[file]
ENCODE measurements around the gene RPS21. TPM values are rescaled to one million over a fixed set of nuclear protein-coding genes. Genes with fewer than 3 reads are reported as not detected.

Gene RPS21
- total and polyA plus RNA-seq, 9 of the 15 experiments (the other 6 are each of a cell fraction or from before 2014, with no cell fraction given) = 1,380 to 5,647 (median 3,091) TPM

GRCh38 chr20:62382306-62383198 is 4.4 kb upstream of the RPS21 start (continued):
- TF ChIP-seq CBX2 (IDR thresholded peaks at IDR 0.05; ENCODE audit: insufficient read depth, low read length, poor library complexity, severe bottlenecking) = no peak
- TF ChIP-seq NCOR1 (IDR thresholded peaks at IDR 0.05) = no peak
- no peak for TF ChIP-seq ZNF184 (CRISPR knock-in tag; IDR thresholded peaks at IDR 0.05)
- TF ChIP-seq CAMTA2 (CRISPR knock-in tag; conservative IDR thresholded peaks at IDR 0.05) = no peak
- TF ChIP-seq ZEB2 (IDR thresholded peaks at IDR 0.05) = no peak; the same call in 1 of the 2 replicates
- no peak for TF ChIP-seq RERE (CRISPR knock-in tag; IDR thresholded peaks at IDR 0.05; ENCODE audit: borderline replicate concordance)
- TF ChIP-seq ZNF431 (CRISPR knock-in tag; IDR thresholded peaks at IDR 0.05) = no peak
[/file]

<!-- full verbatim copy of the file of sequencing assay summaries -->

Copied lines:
ENCODE measurements around the gene RPS21. TPM values are rescaled to one million over a fixed set of nuclear protein-coding genes. Genes with fewer than 3 reads are reported as not detected.

Gene RPS21
- total and polyA plus RNA-seq, 9 of the 15 experiments (the other 6 are each of a cell fraction or from before 2014, with no cell fraction given) = 1,380 to 5,647 (median 3,091) TPM

GRCh38 chr20:62382306-62383198 is 4.4 kb upstream of the RPS21 start (continued):
- TF ChIP-seq CBX2 (IDR thresholded peaks at IDR 0.05; ENCODE audit: insufficient read depth, low read length, poor library complexity, severe bottlenecking) = no peak
- TF ChIP-seq NCOR1 (IDR thresholded peaks at IDR 0.05) = no peak
- no peak for TF ChIP-seq ZNF184 (CRISPR knock-in tag; IDR thresholded peaks at IDR 0.05)
- TF ChIP-seq CAMTA2 (CRISPR knock-in tag; conservative IDR thresholded peaks at IDR 0.05) = no peak
- TF ChIP-seq ZEB2 (IDR thresholded peaks at IDR 0.05) = no peak; the same call in 1 of the 2 replicates
- no peak for TF ChIP-seq RERE (CRISPR knock-in tag; IDR thresholded peaks at IDR 0.05; ENCODE audit: borderline replicate concordance)
- TF ChIP-seq ZNF431 (CRISPR knock-in tag; IDR thresholded peaks at IDR 0.05) = no peak